Via The Hindu
Read the entire article here.Seventy-five years after his grandfather began the journey of Rupa in the world of publishing and book distribution on a humble note, company managing director Kapish Mehra talks of having a list of nearly 2000 book titles and “a front list that is growing by leaps and bounds.” With its present well-entrenched as a frontrunner in mass English readership, and the future already etched on the drawing board, Rupa is indeed at a defining moment in its platinum year. But its past is equally inspiring.
Relates Kapish, “It was by accident that my grandfather got into publishing. Late K. Jackson Marshall, the India representative of Collins dictionary, noticed his salesmanship in the hosiery business in Calcutta's New Market and persuaded him to sell their dictionaries.” It, however, didn't take much time for Mehra to develop a liking for books which led him to start Rupa at College Street corner, “near Presidency College and the Sanskrit School, the hub of intellectuals and litterateurs” to be precise. Kapish fills in, “His first customer was Humayun Kabir, who later went on to become Education and Culture Minister of independent India.”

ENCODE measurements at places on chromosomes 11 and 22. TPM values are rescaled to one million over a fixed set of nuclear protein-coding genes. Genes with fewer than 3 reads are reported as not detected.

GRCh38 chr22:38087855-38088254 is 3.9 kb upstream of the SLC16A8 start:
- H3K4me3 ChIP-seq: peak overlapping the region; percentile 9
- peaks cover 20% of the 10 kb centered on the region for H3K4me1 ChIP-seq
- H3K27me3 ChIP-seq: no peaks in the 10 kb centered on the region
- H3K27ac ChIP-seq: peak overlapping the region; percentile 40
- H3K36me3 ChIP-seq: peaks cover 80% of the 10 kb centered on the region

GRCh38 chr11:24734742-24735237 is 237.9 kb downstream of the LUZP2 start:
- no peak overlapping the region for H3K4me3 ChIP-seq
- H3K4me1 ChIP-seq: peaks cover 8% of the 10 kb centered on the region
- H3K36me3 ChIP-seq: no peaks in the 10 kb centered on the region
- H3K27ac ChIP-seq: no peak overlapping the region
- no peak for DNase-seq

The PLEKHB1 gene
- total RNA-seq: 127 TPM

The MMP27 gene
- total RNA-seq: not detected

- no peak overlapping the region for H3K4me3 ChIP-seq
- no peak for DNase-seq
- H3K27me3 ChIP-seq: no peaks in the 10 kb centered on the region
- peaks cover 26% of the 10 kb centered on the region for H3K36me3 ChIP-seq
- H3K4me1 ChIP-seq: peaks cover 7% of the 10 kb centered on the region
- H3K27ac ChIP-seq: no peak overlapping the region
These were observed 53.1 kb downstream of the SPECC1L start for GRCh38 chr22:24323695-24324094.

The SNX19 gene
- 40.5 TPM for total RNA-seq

But why the name ‘Rupa'? “That's also an interesting story. He was looking for a name to give his company. He had gone to see a play in which there were two characters — Rupa and Sona. He found Sona too glamorous a name and instead picked Rupa.” Mehra started the company with a loan of Rs.590 from Pearl Assurance Company.
Also, not too many people know that the familiar logo of Rupa was designed by Satyajit Ray. “All he charged for it were a few good books to read,” says Kapish. However, to mark its 75th year, Kapish has “added some elements to the old one.”
After two decades of book distribution, Rupa turned a publisher in 1960.
“It began with two slim volumes of Bengali poetry followed by Herman Hesse's ‘Siddhartha',” says Kapish. “Siddhartha” became a bestseller and since then, the list of bestsellers has continued to swell.